Every minute of movement helps
One study performed in 2021 showed improvements in mood after only 6 minutes of self-paced walking every day in older adults.
“Study results imply that a short 6-minute bout of physical activity can help improve feelings of energy and increase
motivation to perform physical tasks while decreasing feelings
of fatigue and confusion” (Boolani et al., 2021, p.23).
There was also a significant relationship between the pace of exercise and the subjects' moods.
“Faster pace was associated with significant improvements in fatigue, energy, tension, confusion, total mood disturbance, state mental fatigue, and state physical energy” (Boolani et al., 2021, p.18).
Moral of the story?
Some movement is better than none, and the more vigorous the movement, the better you can feel.
The science is clear: it doesn’t take much exercise to make you feel better physically and mentally.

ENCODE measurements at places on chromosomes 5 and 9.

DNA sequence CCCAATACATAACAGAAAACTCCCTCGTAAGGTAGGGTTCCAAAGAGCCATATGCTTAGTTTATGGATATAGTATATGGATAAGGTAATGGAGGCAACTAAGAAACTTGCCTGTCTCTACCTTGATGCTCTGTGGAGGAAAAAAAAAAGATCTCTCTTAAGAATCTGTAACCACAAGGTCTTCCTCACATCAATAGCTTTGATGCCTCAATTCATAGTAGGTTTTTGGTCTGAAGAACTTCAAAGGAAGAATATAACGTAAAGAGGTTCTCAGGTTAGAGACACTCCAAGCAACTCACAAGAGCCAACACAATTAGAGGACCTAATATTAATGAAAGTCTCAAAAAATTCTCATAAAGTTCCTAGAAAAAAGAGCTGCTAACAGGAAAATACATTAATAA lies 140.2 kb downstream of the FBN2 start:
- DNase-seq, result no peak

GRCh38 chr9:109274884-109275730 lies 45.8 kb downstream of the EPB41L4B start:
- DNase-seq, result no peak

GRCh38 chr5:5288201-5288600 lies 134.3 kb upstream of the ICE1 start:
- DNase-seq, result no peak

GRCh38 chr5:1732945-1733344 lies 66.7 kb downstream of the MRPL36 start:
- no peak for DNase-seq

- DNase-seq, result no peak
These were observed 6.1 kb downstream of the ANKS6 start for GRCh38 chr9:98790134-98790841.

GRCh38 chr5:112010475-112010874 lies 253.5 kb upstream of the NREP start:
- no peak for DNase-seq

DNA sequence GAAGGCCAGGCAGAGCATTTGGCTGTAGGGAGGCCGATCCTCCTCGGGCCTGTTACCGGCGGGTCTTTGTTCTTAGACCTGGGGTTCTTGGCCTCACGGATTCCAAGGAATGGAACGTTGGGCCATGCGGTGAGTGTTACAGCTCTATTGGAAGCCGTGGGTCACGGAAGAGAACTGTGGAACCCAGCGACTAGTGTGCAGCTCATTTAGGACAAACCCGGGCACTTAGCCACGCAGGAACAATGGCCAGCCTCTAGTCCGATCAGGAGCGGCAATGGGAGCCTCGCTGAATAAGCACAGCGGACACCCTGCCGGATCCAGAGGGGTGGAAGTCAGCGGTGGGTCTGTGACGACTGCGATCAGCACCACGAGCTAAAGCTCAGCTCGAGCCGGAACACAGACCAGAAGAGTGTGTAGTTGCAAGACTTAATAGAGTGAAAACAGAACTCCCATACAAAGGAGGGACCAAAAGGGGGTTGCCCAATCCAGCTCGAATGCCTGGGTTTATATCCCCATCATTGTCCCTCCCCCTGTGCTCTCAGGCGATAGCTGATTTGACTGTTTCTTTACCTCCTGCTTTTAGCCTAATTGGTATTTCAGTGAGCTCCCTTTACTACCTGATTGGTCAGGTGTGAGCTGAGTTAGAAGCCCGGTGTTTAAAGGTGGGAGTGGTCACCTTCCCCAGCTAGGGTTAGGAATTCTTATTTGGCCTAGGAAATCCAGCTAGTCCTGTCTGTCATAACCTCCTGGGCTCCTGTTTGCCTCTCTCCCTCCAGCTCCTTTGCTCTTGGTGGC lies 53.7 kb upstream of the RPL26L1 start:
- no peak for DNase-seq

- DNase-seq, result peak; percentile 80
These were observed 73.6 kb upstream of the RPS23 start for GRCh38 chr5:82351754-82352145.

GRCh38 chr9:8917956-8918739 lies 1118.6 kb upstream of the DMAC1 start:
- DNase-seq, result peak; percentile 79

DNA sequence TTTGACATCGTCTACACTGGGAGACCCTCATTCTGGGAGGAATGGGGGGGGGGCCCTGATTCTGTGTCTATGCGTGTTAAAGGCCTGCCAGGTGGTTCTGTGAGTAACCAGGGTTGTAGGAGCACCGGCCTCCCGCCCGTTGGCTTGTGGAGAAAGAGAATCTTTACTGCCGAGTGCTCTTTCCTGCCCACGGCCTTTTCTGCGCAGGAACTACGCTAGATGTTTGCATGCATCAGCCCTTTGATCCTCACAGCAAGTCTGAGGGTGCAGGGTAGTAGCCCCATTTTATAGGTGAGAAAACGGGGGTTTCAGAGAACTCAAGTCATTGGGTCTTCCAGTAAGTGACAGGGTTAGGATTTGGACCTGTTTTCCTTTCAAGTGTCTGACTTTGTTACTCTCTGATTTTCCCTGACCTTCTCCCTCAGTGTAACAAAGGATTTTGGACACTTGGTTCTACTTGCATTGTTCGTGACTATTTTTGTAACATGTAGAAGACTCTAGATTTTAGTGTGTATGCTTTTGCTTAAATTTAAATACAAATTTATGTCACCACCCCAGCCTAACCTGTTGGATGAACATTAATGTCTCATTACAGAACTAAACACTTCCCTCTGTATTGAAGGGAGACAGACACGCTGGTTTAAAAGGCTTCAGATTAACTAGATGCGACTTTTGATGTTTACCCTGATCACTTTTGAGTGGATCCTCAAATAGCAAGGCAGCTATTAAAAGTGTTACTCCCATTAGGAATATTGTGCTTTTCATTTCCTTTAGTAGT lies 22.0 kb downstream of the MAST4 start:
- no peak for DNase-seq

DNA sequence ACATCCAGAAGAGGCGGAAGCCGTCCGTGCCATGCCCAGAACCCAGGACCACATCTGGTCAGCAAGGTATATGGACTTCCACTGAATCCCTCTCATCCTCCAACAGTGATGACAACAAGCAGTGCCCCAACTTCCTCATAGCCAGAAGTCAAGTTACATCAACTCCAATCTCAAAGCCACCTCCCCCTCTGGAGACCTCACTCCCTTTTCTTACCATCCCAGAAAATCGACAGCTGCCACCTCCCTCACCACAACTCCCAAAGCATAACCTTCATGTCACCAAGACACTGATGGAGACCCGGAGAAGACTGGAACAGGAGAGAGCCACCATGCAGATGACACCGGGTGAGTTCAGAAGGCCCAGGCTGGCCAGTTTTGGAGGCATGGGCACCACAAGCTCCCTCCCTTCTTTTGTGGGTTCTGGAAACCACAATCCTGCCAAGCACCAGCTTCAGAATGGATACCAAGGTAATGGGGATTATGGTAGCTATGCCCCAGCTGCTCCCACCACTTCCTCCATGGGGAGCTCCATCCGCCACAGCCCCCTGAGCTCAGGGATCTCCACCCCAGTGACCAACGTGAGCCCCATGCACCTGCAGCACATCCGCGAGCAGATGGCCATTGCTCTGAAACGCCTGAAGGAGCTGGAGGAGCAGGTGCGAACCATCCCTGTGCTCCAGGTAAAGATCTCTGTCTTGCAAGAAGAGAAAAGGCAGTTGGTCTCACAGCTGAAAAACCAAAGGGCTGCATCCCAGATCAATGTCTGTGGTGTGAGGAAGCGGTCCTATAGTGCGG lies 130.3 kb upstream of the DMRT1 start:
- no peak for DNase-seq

More research is showing how exercise can even be used as a treatment for mild to moderate depression.
One meta-analysis summarizing the effect of acute response of exercise in people with depression concluded that, “people with depressive disorders experience a positive acute affective response to a single bout of physical activity” (Bourke et al., 2022, p.361).
This response includes decreased feelings of sadness, increased motivation, and improved cognition.
Want to know more? Click here for the American Heart Association's recommendations for physical activity.
Boolani, A., Sur, S., Yang, D., Avolio, A., Goodwin, A., Mondal, S., Fulk, G., Towler, C., & Lee Smith, M. (2019). Six minutes of physical activity improves mood in older adults: A pilot study. Journal of Geriatric Physical Therapy, 44, 18. Ovid Technologies (Wolters Kluwer Health). 10.1519/jpt.0000000000000233
Bourke, M., Patten, R. K., Klamert, L., Klepac, B., Dash, S., & Pascoe, M. C. (2022). The acute affective response to physical activity in people with depression: A meta-analysis. Journal of Affective Disorders, 311, 353-363. 10.1016/j.jad.2022.05.089